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Category: Culture

Apple Music

I’ve bought into the Apple ecosystem, so obviously.

In the interests of testing the scope of music available, I travelled back to the best music critic on the Internet, glenn mcdonald. His final formal music review post is an eloquent exploration of the best music of 2012, ranging from Taylor Swift to European avant garde death metal. It finishes up with a Ylvis song, years before you wondered what the fox says. Bona fides enough.

He has 123 songs on his list. At the time, he constructed playlists on both Spotify and Rdio. Spotify had 93 songs; Rdio had 94. My Apple Music playlist has 96. Pretty much no difference.

It’s seven hours of great music, by the by.

Fantasia 2015

Still not the singer or Disney movie. Man, has it really been nine years since I went to the best genre film festival in North America? Too long! Thus I am going this year, for sure, because Susan and I have plane tickets and a hotel. Directly thereafter we’re going to Gencon. If we seem delirious at the latter, you’ll know why.

Fantasia just announced the initial wave of films. I want to see all of these, of course, but some of them look particularly interesting. In no particular order: Jeruzalem looks potentially insane and cool; Big Match could be the kind of high-gloss South Korean action film I dig; Deathgasm um we’ll see; The Demolisher seems like it has potential; I’m all over anything to do with Milgram, more for the myth of the experiment than the reality, so Experimenter yes (plus nice cast); The Golden Cane Warrior looks awesome; and They Look Like People has gotten very good reviews.

Booyah! Very excited. And as you know, Montreal is within driving range of Boston.

Hugo Did What?

The Hugo Awards have very few nominators and no barrier to entry to becoming a nominator other than money, which creates room for an engaged fan base to get just about anything on the ballot. This is not news. We’ve seen Doctor Who dominate the short-form dramatic presentation ballot for half a decade. We’ve also seen an acceptance speech get nominated for short-form dramatic presentation. That went relatively well because people liked the guy who gave the speech. This year, unlikeable people got nominated.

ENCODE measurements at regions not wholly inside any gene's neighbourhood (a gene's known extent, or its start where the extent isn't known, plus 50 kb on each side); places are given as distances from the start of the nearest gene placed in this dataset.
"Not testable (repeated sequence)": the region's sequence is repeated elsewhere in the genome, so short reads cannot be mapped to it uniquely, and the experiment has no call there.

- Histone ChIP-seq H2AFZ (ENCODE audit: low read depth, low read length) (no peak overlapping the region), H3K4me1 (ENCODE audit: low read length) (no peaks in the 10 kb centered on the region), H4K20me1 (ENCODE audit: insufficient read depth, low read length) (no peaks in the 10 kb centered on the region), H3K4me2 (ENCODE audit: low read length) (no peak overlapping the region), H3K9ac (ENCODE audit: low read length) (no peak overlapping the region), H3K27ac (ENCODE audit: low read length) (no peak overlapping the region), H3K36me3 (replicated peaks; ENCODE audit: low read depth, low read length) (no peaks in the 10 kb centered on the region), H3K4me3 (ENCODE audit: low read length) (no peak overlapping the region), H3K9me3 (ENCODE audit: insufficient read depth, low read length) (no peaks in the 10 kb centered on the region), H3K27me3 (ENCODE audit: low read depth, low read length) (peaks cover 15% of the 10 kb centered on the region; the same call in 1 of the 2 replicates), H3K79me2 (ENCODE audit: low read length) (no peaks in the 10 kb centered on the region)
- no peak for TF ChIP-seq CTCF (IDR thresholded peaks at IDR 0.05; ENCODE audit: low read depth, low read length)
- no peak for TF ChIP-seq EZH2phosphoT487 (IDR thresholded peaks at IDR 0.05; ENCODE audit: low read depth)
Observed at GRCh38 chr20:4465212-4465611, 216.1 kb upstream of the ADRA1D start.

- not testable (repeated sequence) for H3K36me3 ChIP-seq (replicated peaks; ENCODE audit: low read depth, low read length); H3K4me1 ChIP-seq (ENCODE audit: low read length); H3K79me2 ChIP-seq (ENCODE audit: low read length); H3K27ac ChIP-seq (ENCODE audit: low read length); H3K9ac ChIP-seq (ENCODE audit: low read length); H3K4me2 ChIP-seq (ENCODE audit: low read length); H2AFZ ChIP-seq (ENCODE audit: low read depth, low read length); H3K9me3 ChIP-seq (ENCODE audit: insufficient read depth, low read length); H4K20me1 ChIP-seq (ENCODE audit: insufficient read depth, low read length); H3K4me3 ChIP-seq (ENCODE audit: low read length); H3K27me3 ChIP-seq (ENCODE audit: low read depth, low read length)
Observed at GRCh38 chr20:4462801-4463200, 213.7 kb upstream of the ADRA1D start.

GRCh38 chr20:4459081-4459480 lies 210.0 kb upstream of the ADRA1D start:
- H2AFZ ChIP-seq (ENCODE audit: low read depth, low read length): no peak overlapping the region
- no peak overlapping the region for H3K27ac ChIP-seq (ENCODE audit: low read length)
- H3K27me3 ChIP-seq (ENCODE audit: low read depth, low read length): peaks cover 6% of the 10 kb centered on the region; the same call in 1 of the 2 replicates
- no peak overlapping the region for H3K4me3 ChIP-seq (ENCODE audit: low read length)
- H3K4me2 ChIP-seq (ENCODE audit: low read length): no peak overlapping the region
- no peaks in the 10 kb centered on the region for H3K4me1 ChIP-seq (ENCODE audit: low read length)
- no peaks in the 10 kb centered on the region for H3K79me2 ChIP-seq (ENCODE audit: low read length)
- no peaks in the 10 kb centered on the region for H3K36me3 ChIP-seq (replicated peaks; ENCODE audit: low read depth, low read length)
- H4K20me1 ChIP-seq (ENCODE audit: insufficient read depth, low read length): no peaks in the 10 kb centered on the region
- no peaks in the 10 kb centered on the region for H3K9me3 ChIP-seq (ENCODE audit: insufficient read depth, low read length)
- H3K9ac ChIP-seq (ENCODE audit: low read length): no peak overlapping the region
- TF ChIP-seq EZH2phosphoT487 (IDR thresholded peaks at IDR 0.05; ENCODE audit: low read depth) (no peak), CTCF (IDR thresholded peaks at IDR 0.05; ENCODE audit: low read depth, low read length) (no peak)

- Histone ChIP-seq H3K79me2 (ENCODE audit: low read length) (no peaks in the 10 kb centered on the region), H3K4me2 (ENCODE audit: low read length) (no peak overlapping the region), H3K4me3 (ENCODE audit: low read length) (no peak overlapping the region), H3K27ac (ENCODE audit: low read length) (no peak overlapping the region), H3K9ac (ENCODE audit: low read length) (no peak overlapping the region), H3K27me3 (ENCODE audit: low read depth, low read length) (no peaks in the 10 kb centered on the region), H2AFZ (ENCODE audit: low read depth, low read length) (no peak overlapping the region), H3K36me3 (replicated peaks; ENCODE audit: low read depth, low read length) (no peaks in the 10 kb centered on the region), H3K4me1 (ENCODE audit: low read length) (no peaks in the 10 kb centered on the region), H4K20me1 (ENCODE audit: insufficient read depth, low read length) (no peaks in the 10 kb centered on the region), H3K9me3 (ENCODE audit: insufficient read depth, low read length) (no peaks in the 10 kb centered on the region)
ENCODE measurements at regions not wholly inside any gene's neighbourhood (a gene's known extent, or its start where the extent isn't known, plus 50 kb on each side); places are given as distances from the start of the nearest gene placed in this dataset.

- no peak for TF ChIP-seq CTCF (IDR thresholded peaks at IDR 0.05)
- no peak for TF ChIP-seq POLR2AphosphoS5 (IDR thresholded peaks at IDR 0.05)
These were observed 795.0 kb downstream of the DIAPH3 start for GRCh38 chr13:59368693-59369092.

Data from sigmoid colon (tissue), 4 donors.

This doesn’t mean there’s a significant chunk of right-wingers rising up to retake SF fandom, despite what Vox Day would like to think. Let’s look at the numbers. References: the LoneStarCon 3 stats for the 2013 Hugos (PDF) and this year’s nominations. Also, the 2013 Hugos had 1,343 nominations.

This year, there were 1,595 nominations for Best Novel. Last year, there were 1,113 nominations. That’s 43% more nominations. This year, there were 728 nominations for Best Novelette. Last year, there were 616 nominations. 18% more nominations.

The Winter 2013 LoneStarCon 3 Progress Report lists 1,773 members as of November 22, 2012. The December 2013 Loncon 3 Progress report says they had 4,282 members as of November 18th, 2013. That’s 141% more memberships. The Hugo nomination campaigning probably isn’t the reason why more people submitted nominations; the increase in memberships purchased more than explains it. I’m not going to assume that the 100+ increase in Best Novelette nominations was all Day/Correia voters.

It took 38 nominations to get on the Best Novelette ballot last year. Apply the 18% adjustment: it probably took between 44 and 45 nominations to get on the Best Novelette ballot this year. That’s not block voting, that’s a mild wave in a fairly shallow wave pool.

(For any kind of rigor I would go back and perform a similar analysis for the last ten years or so, to see if membership purchase rates and nomination rates ever track well together.)

Edit: Liz notes that it took 69 nominations to get on the Best Novelette ballot this year. So much for rigor. Thanks!

Desert Island Directors

In Filmspotting’s most recent episode, the hosts went through their top five directors whose movies you’d want on a desert island. In other words, if you were stuck on a desert island with a TV and a DVD player, which five directors’ complete works would you want? This is a fun game and an interesting twist so I played along.

On the whole I was closer to David Gordon Green’s choices than to those of the hosts. He’s not listed at the link above, but he chose John Landis, Alan Parker, Robert Altman, John Ford, and Stanley Kubrick. I think Alan Parker in particular is a brilliant choice.

I’d start with Steven Soderbergh. He has huge range: this gives me everything from classic indie movies to weird experimental stuff to blockbusters, and all of it is beautiful. I could rewatch any of these movies again and again. He’s also directed 40 or so movies, so there’s a lot of watching there.

Next: Kathryn Bigelow. She’s only got nine movies under her belt, so I lose all the ground I gained with Soderbergh. Doesn’t matter. I’d probably have her on the list if she’d only directed Near Dark, Strange Days, and The Hurt Locker. Her movies are consuming, and I want that if I’m stuck on this island.

Third is the Coen Brothers. Like Soderbergh, but even more so, their movies will reward repeat viewing. They’re also where I’m getting most of my comedies — dark, cynical, sometimes sad comedies, but nonetheless you have to laugh somehow.

From there we’ll go international and pick up Kar Wai Wong. This feels like cheating since I’m also getting a ton of Christopher Doyle cinematography. If it’s cheating, I have no regrets. I couldn’t live without someone from Asian cinema and preferably Hong Kong, and while John Woo might be more accessible, Kar Wai Wong will be better. Plus I still get a couple of good martial arts flicks.

Finally, and stolen from Adam Kempenaar’s list, Howard Hawks. Since I am a poor excuse for a film student, I didn’t think of him at once, but he’s an obvious choice. He worked in every genre, he made a huge number of great films, and he provides a superb window into earlier film. This also means I get some lighthearted movies. A win all around.

Savage Steve Holland does not make my list.

Sports Night, Season 3